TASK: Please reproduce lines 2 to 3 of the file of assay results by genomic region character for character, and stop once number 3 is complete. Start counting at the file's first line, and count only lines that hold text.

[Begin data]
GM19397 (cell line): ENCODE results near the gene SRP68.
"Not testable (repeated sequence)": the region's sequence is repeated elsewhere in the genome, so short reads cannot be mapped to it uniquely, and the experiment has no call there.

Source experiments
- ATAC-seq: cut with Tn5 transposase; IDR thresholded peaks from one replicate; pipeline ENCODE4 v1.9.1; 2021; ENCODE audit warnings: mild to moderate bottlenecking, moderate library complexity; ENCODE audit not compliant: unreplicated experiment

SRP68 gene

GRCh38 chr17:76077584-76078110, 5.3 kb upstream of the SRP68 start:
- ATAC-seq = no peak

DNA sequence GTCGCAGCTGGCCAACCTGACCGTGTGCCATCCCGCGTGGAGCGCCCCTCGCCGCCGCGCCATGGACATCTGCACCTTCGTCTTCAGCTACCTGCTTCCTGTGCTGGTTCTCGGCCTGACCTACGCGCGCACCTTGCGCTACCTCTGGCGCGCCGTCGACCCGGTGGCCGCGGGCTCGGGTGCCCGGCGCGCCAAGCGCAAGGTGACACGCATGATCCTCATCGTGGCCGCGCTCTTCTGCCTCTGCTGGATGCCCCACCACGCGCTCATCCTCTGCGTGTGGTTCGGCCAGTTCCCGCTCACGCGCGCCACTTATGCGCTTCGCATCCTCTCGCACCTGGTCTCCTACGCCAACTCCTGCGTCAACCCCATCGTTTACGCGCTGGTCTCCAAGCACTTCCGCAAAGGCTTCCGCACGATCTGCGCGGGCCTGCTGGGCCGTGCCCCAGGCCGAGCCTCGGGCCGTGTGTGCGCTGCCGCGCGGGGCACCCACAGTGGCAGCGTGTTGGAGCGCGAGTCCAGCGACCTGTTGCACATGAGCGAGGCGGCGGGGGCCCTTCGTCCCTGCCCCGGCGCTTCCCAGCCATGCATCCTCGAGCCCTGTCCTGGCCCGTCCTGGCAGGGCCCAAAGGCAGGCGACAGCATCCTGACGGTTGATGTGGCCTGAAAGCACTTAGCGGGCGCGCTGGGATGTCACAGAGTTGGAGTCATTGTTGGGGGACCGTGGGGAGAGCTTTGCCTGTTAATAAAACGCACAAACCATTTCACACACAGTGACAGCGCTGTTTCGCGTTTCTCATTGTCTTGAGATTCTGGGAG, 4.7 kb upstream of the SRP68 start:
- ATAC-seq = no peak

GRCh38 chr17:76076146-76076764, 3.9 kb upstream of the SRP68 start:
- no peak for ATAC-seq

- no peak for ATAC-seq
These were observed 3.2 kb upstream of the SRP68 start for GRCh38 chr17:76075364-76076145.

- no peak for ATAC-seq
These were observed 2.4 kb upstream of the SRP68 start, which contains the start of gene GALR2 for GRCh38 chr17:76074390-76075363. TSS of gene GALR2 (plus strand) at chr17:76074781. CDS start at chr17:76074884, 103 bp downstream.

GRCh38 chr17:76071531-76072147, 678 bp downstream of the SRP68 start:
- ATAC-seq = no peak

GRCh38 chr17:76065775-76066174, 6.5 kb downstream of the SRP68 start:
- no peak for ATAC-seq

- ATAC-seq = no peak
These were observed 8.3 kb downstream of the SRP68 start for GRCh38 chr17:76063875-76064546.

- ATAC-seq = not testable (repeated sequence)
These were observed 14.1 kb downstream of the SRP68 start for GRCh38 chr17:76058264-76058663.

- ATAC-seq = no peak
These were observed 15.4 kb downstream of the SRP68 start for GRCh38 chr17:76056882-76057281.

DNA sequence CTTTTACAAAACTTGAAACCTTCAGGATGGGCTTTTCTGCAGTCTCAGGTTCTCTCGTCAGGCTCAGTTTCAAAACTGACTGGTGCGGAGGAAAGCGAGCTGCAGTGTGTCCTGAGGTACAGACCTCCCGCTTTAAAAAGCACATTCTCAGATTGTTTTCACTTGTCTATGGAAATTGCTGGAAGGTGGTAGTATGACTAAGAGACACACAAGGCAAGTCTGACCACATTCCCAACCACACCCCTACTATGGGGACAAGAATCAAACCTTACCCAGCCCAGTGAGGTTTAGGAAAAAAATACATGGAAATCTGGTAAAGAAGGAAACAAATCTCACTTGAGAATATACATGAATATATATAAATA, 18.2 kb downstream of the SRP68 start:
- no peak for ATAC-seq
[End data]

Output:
"Not testable (repeated sequence)": the region's sequence is repeated elsewhere in the genome, so short reads cannot be mapped to it uniquely, and the experiment has no call there.

Source experiments